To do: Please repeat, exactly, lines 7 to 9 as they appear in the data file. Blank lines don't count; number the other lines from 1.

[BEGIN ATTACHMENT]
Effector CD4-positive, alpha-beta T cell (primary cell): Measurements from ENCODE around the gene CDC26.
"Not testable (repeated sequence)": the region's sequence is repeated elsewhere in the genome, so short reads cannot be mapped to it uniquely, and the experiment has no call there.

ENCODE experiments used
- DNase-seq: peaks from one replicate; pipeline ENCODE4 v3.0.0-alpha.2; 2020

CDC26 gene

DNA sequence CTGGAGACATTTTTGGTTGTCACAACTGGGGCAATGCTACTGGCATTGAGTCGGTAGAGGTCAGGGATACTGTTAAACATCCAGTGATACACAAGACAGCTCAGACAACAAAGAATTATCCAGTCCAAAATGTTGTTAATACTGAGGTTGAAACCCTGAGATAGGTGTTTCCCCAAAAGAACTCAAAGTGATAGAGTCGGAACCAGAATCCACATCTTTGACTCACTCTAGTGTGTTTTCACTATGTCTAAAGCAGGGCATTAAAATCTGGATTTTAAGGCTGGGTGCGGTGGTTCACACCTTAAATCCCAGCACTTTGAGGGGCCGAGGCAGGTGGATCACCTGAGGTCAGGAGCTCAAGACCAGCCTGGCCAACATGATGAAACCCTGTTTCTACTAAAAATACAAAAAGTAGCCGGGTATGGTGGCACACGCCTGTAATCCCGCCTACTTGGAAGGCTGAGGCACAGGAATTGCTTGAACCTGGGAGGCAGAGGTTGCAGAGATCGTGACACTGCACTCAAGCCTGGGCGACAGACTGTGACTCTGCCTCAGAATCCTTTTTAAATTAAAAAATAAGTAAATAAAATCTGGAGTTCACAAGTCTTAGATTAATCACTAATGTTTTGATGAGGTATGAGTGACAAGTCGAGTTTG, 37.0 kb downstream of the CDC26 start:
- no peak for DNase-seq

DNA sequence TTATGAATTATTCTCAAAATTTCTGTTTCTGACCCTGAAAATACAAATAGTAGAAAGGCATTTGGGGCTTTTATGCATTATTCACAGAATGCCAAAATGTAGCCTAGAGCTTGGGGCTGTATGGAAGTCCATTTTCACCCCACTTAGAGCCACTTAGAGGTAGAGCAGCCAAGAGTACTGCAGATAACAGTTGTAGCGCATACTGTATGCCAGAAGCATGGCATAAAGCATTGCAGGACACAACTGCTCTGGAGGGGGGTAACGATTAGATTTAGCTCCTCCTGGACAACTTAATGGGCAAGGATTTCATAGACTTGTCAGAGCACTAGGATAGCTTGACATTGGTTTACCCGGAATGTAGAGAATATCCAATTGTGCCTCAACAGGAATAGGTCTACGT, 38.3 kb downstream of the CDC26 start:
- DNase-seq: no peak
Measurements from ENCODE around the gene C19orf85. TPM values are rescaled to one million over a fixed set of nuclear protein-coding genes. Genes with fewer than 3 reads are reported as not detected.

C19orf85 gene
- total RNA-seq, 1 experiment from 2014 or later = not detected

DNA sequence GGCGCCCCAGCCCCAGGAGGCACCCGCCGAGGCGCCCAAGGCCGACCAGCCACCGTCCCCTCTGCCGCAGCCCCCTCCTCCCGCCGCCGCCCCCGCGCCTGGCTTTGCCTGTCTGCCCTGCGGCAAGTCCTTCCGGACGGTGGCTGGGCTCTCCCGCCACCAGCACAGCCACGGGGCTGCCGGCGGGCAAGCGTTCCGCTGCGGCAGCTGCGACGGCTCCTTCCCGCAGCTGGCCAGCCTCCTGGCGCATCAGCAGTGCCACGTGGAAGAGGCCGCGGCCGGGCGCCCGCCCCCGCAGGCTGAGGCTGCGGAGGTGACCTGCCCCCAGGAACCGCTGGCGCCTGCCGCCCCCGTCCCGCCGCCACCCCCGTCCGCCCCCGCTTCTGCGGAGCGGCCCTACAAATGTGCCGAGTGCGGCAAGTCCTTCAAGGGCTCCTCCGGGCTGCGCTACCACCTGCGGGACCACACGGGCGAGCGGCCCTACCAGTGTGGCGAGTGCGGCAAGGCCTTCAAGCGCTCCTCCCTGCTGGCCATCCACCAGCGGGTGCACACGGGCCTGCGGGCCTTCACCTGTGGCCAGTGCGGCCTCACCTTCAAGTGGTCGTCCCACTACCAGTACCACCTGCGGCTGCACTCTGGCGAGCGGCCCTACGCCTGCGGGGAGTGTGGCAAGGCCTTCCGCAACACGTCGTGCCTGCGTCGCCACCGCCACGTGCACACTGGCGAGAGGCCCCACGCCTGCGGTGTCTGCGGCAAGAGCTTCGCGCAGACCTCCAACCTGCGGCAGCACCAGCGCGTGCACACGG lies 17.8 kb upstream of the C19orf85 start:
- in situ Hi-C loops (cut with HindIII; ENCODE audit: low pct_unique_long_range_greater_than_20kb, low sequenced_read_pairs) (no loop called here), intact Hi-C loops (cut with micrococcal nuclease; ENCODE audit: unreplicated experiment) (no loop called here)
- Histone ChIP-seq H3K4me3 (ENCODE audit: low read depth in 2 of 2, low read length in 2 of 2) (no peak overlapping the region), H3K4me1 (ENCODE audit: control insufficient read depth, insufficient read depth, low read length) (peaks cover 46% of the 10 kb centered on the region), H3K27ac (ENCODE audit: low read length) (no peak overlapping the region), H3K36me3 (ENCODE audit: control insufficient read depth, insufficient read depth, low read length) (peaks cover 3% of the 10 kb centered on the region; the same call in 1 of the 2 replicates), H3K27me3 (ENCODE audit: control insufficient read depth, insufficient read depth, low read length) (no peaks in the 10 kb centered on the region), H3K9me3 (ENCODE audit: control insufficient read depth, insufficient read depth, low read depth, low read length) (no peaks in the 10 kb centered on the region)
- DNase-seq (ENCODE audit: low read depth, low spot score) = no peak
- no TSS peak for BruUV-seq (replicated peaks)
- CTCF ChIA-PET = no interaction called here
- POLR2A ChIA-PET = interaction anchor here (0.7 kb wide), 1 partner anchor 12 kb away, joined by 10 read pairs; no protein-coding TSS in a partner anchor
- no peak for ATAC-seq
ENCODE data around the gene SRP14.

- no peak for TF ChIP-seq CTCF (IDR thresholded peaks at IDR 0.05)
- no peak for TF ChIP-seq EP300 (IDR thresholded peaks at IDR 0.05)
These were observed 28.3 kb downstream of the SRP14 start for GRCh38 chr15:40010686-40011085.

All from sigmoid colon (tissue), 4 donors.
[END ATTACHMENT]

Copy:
- no peak for DNase-seq

DNA sequence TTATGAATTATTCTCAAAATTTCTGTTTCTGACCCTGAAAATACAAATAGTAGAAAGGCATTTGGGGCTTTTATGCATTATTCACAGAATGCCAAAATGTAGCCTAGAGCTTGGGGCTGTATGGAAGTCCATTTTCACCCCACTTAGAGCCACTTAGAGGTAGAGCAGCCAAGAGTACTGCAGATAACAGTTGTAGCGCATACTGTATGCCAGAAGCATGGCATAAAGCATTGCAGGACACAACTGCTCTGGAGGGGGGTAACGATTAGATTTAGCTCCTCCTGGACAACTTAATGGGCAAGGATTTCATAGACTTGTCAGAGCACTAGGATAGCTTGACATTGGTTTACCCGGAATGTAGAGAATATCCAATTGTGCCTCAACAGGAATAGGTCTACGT, 38.3 kb downstream of the CDC26 start:
- DNase-seq: no peak